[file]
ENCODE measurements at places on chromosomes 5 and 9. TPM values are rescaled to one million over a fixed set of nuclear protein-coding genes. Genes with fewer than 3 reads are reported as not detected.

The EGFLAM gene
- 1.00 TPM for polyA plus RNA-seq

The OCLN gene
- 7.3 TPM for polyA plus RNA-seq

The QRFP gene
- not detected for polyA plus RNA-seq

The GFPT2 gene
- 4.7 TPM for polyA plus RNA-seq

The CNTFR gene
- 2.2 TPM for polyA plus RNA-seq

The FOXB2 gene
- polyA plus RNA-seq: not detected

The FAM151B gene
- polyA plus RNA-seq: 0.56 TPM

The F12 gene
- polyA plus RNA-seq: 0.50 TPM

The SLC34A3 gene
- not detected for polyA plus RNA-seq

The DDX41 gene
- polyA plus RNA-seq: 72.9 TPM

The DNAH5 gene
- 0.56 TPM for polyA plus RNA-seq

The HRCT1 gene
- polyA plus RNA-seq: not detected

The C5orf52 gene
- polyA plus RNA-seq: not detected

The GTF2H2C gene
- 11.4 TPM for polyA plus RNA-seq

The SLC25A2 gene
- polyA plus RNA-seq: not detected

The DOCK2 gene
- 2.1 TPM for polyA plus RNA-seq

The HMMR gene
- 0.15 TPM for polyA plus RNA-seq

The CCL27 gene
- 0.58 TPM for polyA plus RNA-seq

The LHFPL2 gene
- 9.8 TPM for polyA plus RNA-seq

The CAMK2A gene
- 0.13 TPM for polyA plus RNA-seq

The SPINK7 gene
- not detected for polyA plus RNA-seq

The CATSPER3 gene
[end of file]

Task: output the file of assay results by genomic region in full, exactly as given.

ENCODE measurements at places on chromosomes 5 and 9. TPM values are rescaled to one million over a fixed set of nuclear protein-coding genes. Genes with fewer than 3 reads are reported as not detected.

The EGFLAM gene
- 1.00 TPM for polyA plus RNA-seq

The OCLN gene
- 7.3 TPM for polyA plus RNA-seq

The QRFP gene
- not detected for polyA plus RNA-seq

The GFPT2 gene
- 4.7 TPM for polyA plus RNA-seq

The CNTFR gene
- 2.2 TPM for polyA plus RNA-seq

The FOXB2 gene
- polyA plus RNA-seq: not detected

The FAM151B gene
- polyA plus RNA-seq: 0.56 TPM

The F12 gene
- polyA plus RNA-seq: 0.50 TPM

The SLC34A3 gene
- not detected for polyA plus RNA-seq

The DDX41 gene
- polyA plus RNA-seq: 72.9 TPM

The DNAH5 gene
- 0.56 TPM for polyA plus RNA-seq

The HRCT1 gene
- polyA plus RNA-seq: not detected

The C5orf52 gene
- polyA plus RNA-seq: not detected

The GTF2H2C gene
- 11.4 TPM for polyA plus RNA-seq

The SLC25A2 gene
- polyA plus RNA-seq: not detected

The DOCK2 gene
- 2.1 TPM for polyA plus RNA-seq

The HMMR gene
- 0.15 TPM for polyA plus RNA-seq

The CCL27 gene
- 0.58 TPM for polyA plus RNA-seq

The LHFPL2 gene
- 9.8 TPM for polyA plus RNA-seq

The CAMK2A gene
- 0.13 TPM for polyA plus RNA-seq

The SPINK7 gene
- not detected for polyA plus RNA-seq

The CATSPER3 gene